Friday, September 4, 2015

The Fed, Interest Rates and Stock Prices: Fighting the Fear Factor

If it feels like you are reading last year’s business stories in today's paper, there is a simple reason. The Federal Reserve's Open Markets Committee (FOMC) meeting date is approaching, and in a replay of what we have seen ahead of previous meetings, we are being told that this is the one where the Fed will lower the boom on stock markets, by raising interest rates. While this navel gazing may keep market oracles, Fed watchers and CNBC pundits occupied, I think that the Fed’s role in setting interest rates is vastly overstated, and that this fiction is maintained because it is convenient both for the Fed and for the rest of us. I think that there are multiple myths about the Fed’s powers that have taken hold of our collective consciousness, and led us into an investing netherworld. So at the risk of provoking the wrath of Fed watchers everywhere, and repeating what I have said in earlier posts, here are my top four myths about central banks.

1. The Fed sets interest rates
Myth: The Federal Reserve (or the Central Bank of whichever country you are in) sets interest rates, short term as well as long term. In my last post on this topic, I mentioned my tour of the Federal Reserve Building, with my wife and children, and how sorely tempted I was to ask the tour guide whether I could see the interest rate room, the one where Janet Yellen sits, with levers that she can move up or down to change our mortgage rates, the rate at which companies borrow from banks and the market and the rates on US treasuries.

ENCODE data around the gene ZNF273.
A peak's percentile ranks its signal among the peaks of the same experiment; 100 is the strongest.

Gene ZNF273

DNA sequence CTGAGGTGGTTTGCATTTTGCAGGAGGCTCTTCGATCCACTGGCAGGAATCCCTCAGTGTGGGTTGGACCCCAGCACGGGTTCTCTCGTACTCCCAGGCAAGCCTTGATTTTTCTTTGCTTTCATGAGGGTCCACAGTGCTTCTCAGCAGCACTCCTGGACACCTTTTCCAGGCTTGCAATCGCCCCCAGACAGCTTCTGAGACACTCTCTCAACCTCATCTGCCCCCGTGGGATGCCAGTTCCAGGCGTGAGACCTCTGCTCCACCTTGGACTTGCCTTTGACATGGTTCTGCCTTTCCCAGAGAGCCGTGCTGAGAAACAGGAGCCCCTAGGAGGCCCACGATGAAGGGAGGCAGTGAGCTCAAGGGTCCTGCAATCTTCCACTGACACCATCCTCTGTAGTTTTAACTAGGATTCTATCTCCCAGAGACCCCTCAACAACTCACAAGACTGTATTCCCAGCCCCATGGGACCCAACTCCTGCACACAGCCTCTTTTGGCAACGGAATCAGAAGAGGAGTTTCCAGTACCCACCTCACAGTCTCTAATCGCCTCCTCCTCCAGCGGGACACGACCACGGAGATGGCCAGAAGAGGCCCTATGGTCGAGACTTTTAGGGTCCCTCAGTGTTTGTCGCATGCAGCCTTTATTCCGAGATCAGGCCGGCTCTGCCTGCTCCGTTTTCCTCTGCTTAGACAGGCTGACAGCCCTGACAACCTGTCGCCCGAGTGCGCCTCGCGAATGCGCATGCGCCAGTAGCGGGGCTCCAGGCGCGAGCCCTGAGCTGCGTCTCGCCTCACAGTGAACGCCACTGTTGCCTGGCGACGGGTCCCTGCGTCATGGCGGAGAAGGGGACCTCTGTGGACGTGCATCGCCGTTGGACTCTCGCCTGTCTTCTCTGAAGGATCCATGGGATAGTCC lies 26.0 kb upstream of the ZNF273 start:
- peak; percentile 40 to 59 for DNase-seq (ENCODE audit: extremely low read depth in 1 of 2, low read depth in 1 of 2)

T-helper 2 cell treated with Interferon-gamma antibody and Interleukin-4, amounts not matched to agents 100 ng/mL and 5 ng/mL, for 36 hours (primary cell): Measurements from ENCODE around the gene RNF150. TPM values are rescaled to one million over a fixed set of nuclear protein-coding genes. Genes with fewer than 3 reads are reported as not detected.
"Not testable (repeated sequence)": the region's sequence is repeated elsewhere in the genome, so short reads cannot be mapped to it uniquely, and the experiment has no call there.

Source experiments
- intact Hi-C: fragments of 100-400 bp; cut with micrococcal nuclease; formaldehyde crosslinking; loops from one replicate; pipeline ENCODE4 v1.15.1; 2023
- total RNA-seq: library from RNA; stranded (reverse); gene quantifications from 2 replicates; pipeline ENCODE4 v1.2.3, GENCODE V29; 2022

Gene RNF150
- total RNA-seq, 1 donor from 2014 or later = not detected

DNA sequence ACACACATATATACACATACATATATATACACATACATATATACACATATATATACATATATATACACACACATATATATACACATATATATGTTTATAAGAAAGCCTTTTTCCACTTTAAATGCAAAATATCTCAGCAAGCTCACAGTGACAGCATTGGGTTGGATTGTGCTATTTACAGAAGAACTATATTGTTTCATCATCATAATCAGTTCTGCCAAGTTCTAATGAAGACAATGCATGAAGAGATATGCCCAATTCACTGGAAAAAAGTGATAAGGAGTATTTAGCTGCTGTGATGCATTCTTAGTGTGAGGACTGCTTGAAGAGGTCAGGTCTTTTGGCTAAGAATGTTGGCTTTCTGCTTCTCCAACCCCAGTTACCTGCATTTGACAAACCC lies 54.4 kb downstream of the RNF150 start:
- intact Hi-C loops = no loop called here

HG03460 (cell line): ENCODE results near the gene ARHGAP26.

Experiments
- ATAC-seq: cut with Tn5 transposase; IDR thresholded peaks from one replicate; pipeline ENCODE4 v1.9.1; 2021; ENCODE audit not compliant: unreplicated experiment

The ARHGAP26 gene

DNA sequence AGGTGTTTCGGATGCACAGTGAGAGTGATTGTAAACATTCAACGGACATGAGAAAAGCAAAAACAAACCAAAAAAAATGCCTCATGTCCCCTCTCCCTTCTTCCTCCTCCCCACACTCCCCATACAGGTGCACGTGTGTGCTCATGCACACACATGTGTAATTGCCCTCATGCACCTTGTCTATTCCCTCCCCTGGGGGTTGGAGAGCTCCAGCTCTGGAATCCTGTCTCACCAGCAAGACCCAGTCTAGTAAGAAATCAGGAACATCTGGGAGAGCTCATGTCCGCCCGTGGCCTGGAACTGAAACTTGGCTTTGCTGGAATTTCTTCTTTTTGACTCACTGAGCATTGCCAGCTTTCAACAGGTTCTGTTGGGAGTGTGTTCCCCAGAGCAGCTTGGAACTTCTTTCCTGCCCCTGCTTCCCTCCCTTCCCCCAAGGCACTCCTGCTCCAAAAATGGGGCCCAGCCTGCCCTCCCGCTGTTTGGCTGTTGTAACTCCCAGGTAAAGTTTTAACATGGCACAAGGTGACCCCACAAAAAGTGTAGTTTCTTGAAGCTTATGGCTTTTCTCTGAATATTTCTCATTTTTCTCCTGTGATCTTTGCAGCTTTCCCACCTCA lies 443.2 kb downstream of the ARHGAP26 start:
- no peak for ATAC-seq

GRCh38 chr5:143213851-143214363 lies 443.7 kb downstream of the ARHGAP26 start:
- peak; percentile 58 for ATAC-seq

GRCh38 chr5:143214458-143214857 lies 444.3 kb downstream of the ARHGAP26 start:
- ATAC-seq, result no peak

Reality: There is only one rate that the Federal Reserve sets, and it is the Fed Funds rate. It is the rate at which banks trade funds, that they hold at the Federal Reserve, with each other. Needless to say, not only is this an overnight rate, but it is of little relevance to most of us who don't have access to the Fed windows. While there is a tenuous link of Fed Funds rate to short term market interest rates,  that link becomes much weaker when we look at long term rates and their derivatives.
Why preserve the myth: Giving the Fed the power to set interest rates gives us all a false sense of control over our economic destinies. Thus, if rates are high, we assume that the Fed can lower them by edict and if rates are too low, it can raise it by dictate. If only..

2. Low interest rates are the Fed’s doing
Myth: Interest rates are at historic lows not just in the United States but in much of the developed world, and it is central banking policy that has kept them there, through a policy of quantitative easing The myth acquires additional sheen when accompanied by acronyms such as QE1 and QE2, which bring ocean liners to my mind and a nagging fear that the next Fed move will be titled the Titanic!
Reality: The Fed has had a bond-buying program that is unprecedented and large, but only relative to the Fed's own history. Relative to the size of the US treasury bond market (about $500 billion a day in 2014), the Fed bond-buying (about $60-$85 billion a month) is modest and unlikely to have the influence on interest rates that is attributed to it. So, what has kept rates low? At the risk of rehashing a graph that I have used multiple times, it is far simpler and more fundamental, and it lies in the Fisher equation, which decomposes the nominal interest rate into its expected inflation and real interest rate components:
Nominal Interest Rate = Expected Inflation + Expected Real Interest Rate
If you make the assumption that in the long term, the real interest rate in an economy converges on real growth rate, you have an equation for what I call an intrinsic risk free rate.  In the graph below, I graph out the actual US 10-year treasury bond rate against this intrinsic risk free rate and you can make your own judgment on why rates have been low for the last five years.'